Writing – Keep on, Keeping on


by DiAnn Mills, @diannmills

Writing is a series of keep on keeping on. Our minds are geared toward the latest project while balancing social media and staying up to date on the craft and changes in the publishing industry.

We waken at 3 a.m. with a forgotten deadline looming over us like a bad case of flu. Yikes! How did I miss that! We bolt from the bed and race to our computers to confirm what we already know is true. For the next few hours until the rest of the world wakens, we’re digging ourselves out of an unfinished manuscript.


I’ve been there, and you probably have too. Our scheduled writing day now means doubling up tomorrow, and we think seriously about giving up writing and handing the task to a more capable writer.

Many of us thought writing would be free of the worries and hassles of a boss. We longed for the day when we could toss aside the need to clock in, stay late, and arrive early for a job that didn’t excite us. We craved to be a writer. But we’ve discovered numerous demands are made on our time and effort from: publishers, agents, editors, copy editors, publicists, critique partners, readers and family responsibilities. Is this worth it?

Dear writer friend, we can’t go there. Don’t even think about quitting, or I’ll be camped at your front door balancing a computer, dictionary, thesaurus, and triple espresso. Our conversation won’t be pretty. Abandoning our dreams can cast us into a pit where failures and weaklings whine and complain. Who wants easy and manageable?


Creativity is part of our DNA. Our blood races with the joy of arranging and rearranging words. We thrive on stories that contain amazing characters, unique plots, witty dialogue, purposeful setting, deep emotion, and even editing. Our job can be strenuous, but look at the rewards of a worthwhile manuscript that touches our readers’ hearts?

If we think back to the time when writing began as a dream, the urge to communicate through the written word became so powerful we didn’t know what to do with the idea. Ignoring it made the need greater. A realization swirled deep inside us. We could no longer deny our calling as a writer.

  • We sensed the power of touching the world with our prose.
  • We drew on our passion to entertain, inspire, and encourage readers with story.
  • We found a purposein our lives, one that is richly fulfilling.

Let’s make a list of why we love writing. Use sensory perception and feel the emotions of a job well done, a job worth all the effort.

My encouragement to you is to keep on keeping on.

How do pull yourself back up when life threatens belief in yourself?

High Treason

When Saudi Prince Omar bin Talal visits Houston to seek cancer treatment for his mother, an attempt on his life puts all agencies on high alert. FBI Special Agent Kord Davidson is the lead on the prince’s protective detail because of their long-standing friendship, but he’s surprised – and none too happy – when the CIA brings one of their operatives, Monica Alden, in on the task force after the assassination attempt. Kord and Monica must quickly put aside inter-agency squabbles, however, when they learn the prince has additional motives for his visit – plans to promote stronger ties with the US and encourage economic growth and westernization in his own country. Plans that could easily incite a number of suspects both in the US and in countries hostile to Saudi Arabia. Worse yet, the would-be assassin always seems to be one step ahead of them, implicating someone close to the prince – or the investigation. But who would be willing to commit high treason, and can Kord and Monica stop them in time?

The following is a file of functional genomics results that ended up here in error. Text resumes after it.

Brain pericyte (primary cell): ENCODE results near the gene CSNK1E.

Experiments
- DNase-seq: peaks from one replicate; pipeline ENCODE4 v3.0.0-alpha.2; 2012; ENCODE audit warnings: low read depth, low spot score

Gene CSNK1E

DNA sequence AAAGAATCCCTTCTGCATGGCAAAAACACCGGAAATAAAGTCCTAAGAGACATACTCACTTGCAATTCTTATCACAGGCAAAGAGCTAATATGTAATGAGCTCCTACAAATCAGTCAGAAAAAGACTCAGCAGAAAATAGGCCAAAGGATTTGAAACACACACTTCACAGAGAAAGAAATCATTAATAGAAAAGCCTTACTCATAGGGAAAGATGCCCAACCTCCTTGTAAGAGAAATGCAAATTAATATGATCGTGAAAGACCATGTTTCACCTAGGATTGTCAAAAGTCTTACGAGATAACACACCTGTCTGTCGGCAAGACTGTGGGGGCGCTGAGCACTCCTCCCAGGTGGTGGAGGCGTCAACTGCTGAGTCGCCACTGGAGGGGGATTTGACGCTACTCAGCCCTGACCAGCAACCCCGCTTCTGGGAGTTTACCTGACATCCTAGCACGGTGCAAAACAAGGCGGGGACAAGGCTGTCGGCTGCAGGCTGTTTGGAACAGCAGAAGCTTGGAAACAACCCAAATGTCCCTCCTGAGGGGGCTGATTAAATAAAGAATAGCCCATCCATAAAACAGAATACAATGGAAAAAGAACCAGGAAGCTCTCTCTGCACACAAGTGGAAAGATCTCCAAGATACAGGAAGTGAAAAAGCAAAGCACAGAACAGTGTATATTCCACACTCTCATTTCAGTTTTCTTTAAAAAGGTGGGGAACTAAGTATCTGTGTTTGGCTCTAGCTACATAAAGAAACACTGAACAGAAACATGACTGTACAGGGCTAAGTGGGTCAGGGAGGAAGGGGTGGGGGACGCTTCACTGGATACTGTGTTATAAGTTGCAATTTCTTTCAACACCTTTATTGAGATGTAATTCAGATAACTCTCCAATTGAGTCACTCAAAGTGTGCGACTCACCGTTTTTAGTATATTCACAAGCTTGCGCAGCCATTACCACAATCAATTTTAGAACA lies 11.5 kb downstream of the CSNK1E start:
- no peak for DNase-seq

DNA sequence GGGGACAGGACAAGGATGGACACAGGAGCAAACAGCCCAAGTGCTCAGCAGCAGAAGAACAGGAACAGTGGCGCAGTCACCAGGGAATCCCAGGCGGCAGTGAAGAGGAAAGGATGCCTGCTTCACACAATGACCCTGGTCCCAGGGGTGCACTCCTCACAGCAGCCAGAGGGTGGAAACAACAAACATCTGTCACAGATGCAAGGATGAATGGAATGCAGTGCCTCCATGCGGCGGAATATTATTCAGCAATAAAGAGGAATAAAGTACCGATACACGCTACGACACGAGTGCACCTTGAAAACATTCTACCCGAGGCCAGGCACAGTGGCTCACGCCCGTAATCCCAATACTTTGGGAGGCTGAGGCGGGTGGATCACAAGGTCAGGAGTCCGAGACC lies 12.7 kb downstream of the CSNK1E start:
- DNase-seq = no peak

DiAnn Mills is an award winning writer who believes her readers should expect an adventure. She currently has more than fifty-five books published. Her titles have appeared on the CBA and ECPA bestseller lists and have won placements through the American Christian Fiction Writer’s Carol Awards and Inspirational Reader’s Choice awards. DiAnn won the Christy Award in 2010 and 2011. DiAnn is a founding board member for American Christian Fiction Writers and a member of Inspirational Writers Alive, Romance Writers of America, and Advanced Writers and Speakers Association. She speaks to various groups and teaches writing workshops around the country. DiAnn is also a Craftsman mentor for the Jerry B. Jenkins Christian Writers Guild. She and her husband live in sunny Houston, Texas. Find her on the web at www.diannmills.com.

5 Ways to Help Other Authors

help-other-authorsby Beth K. Vogt, @bethvogt